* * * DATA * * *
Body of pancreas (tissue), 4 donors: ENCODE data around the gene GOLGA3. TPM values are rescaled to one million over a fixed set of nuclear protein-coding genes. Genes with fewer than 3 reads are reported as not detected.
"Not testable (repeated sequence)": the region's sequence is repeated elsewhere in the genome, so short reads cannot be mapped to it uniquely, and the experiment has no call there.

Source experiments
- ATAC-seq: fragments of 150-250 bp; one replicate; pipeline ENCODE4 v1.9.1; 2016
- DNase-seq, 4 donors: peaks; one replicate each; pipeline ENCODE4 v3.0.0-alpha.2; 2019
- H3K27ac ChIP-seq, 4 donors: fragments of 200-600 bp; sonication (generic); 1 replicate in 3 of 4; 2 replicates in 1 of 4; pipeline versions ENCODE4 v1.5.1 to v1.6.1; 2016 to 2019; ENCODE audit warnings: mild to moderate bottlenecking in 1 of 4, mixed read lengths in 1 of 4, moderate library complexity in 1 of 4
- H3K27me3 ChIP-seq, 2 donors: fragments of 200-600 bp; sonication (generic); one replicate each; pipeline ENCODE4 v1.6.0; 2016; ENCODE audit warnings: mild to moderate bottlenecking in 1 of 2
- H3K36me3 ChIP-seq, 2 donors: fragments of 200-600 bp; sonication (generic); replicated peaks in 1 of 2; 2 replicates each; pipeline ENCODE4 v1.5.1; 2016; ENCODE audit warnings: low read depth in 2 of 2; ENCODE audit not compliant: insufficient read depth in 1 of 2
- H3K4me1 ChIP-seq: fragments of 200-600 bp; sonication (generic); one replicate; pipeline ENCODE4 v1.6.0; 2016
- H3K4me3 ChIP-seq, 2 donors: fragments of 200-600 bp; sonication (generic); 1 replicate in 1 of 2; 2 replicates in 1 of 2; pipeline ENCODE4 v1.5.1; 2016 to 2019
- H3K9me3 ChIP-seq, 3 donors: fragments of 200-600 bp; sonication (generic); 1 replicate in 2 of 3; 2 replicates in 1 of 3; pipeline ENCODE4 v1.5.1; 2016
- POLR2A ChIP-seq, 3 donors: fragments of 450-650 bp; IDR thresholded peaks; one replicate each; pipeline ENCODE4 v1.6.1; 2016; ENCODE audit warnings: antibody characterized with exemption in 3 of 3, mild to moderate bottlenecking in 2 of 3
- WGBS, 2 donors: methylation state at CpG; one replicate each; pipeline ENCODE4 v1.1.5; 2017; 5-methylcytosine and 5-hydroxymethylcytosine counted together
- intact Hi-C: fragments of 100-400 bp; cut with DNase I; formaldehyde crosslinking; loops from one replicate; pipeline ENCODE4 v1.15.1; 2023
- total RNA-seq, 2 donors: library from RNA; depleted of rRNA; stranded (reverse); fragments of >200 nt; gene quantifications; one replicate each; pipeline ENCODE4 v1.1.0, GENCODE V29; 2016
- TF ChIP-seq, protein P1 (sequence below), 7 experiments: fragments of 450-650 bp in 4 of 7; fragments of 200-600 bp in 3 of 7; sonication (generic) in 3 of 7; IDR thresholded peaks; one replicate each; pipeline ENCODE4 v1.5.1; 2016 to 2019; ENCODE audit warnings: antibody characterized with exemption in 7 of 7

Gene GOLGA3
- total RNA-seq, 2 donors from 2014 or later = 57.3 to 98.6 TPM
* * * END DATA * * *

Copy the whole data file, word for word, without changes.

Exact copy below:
Body of pancreas (tissue), 4 donors: ENCODE data around the gene GOLGA3. TPM values are rescaled to one million over a fixed set of nuclear protein-coding genes. Genes with fewer than 3 reads are reported as not detected.
"Not testable (repeated sequence)": the region's sequence is repeated elsewhere in the genome, so short reads cannot be mapped to it uniquely, and the experiment has no call there.

Source experiments
- ATAC-seq: fragments of 150-250 bp; one replicate; pipeline ENCODE4 v1.9.1; 2016
- DNase-seq, 4 donors: peaks; one replicate each; pipeline ENCODE4 v3.0.0-alpha.2; 2019
- H3K27ac ChIP-seq, 4 donors: fragments of 200-600 bp; sonication (generic); 1 replicate in 3 of 4; 2 replicates in 1 of 4; pipeline versions ENCODE4 v1.5.1 to v1.6.1; 2016 to 2019; ENCODE audit warnings: mild to moderate bottlenecking in 1 of 4, mixed read lengths in 1 of 4, moderate library complexity in 1 of 4
- H3K27me3 ChIP-seq, 2 donors: fragments of 200-600 bp; sonication (generic); one replicate each; pipeline ENCODE4 v1.6.0; 2016; ENCODE audit warnings: mild to moderate bottlenecking in 1 of 2
- H3K36me3 ChIP-seq, 2 donors: fragments of 200-600 bp; sonication (generic); replicated peaks in 1 of 2; 2 replicates each; pipeline ENCODE4 v1.5.1; 2016; ENCODE audit warnings: low read depth in 2 of 2; ENCODE audit not compliant: insufficient read depth in 1 of 2
- H3K4me1 ChIP-seq: fragments of 200-600 bp; sonication (generic); one replicate; pipeline ENCODE4 v1.6.0; 2016
- H3K4me3 ChIP-seq, 2 donors: fragments of 200-600 bp; sonication (generic); 1 replicate in 1 of 2; 2 replicates in 1 of 2; pipeline ENCODE4 v1.5.1; 2016 to 2019
- H3K9me3 ChIP-seq, 3 donors: fragments of 200-600 bp; sonication (generic); 1 replicate in 2 of 3; 2 replicates in 1 of 3; pipeline ENCODE4 v1.5.1; 2016
- POLR2A ChIP-seq, 3 donors: fragments of 450-650 bp; IDR thresholded peaks; one replicate each; pipeline ENCODE4 v1.6.1; 2016; ENCODE audit warnings: antibody characterized with exemption in 3 of 3, mild to moderate bottlenecking in 2 of 3
- WGBS, 2 donors: methylation state at CpG; one replicate each; pipeline ENCODE4 v1.1.5; 2017; 5-methylcytosine and 5-hydroxymethylcytosine counted together
- intact Hi-C: fragments of 100-400 bp; cut with DNase I; formaldehyde crosslinking; loops from one replicate; pipeline ENCODE4 v1.15.1; 2023
- total RNA-seq, 2 donors: library from RNA; depleted of rRNA; stranded (reverse); fragments of >200 nt; gene quantifications; one replicate each; pipeline ENCODE4 v1.1.0, GENCODE V29; 2016
- TF ChIP-seq, protein P1 (sequence below), 7 experiments: fragments of 450-650 bp in 4 of 7; fragments of 200-600 bp in 3 of 7; sonication (generic) in 3 of 7; IDR thresholded peaks; one replicate each; pipeline ENCODE4 v1.5.1; 2016 to 2019; ENCODE audit warnings: antibody characterized with exemption in 7 of 7

Gene GOLGA3
- total RNA-seq, 2 donors from 2014 or later = 57.3 to 98.6 TPM